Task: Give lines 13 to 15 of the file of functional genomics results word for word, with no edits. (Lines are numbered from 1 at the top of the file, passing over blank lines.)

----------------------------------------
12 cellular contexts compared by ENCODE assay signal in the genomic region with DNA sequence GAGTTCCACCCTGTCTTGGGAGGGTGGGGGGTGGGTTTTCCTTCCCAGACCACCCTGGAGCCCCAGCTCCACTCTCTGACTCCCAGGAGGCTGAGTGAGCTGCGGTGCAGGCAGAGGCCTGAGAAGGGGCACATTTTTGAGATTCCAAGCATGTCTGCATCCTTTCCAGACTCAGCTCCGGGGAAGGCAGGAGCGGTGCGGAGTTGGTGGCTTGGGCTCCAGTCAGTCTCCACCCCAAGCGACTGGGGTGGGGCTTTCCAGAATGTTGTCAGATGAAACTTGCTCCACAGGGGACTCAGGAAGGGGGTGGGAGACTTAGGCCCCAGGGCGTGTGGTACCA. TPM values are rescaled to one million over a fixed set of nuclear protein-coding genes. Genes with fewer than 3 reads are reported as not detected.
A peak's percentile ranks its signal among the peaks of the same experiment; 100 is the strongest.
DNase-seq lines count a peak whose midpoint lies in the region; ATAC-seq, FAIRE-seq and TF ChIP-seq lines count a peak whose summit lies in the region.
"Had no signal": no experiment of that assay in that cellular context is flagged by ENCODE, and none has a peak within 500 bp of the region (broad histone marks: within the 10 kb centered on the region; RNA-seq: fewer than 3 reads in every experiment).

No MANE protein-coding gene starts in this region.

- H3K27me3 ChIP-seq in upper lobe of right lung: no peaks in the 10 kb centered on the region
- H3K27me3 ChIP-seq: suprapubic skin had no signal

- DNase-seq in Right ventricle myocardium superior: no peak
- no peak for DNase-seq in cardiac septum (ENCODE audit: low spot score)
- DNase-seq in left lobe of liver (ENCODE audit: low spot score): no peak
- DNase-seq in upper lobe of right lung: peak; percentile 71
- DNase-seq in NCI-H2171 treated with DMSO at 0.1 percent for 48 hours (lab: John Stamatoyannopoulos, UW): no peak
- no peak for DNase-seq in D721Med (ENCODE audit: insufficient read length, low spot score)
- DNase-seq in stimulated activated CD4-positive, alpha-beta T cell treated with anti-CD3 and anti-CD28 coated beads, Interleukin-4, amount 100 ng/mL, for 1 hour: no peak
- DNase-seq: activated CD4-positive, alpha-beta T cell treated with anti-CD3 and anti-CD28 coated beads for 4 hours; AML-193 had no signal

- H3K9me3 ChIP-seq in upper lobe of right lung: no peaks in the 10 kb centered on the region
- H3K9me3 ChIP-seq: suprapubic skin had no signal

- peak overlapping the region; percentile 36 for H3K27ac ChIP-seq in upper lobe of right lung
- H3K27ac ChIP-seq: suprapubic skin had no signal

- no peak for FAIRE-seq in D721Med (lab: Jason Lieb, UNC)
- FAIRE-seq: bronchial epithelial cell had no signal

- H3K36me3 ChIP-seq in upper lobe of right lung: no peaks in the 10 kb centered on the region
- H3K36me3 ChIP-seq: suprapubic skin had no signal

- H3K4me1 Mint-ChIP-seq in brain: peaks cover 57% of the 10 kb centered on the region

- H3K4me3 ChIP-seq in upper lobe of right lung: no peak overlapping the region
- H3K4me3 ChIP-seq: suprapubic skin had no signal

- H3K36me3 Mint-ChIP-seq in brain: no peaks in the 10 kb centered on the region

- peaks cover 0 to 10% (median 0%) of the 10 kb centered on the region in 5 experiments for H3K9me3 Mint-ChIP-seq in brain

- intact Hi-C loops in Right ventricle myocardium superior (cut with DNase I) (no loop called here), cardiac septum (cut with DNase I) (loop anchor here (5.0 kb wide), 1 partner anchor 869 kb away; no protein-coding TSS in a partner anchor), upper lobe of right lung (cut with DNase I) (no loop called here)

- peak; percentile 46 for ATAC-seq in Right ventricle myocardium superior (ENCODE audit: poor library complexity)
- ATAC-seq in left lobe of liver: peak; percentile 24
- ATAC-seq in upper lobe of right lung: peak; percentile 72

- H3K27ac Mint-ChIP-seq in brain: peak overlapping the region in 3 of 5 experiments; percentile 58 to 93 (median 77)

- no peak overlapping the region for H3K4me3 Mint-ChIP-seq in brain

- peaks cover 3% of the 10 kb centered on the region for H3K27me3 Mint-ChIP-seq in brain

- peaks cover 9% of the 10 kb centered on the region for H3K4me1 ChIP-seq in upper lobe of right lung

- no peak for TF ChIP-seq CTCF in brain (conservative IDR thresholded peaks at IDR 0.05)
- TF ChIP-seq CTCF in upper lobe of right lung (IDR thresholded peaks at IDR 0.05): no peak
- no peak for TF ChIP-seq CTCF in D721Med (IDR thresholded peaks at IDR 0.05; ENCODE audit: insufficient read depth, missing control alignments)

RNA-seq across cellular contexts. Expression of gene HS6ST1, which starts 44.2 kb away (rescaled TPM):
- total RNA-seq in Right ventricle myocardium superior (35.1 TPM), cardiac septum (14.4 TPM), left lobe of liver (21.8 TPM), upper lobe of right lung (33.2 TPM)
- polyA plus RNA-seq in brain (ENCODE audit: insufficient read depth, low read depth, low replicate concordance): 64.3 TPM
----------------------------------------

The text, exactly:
- no peak for DNase-seq in D721Med (ENCODE audit: insufficient read length, low spot score)
- DNase-seq in stimulated activated CD4-positive, alpha-beta T cell treated with anti-CD3 and anti-CD28 coated beads, Interleukin-4, amount 100 ng/mL, for 1 hour: no peak
- DNase-seq: activated CD4-positive, alpha-beta T cell treated with anti-CD3 and anti-CD28 coated beads for 4 hours; AML-193 had no signal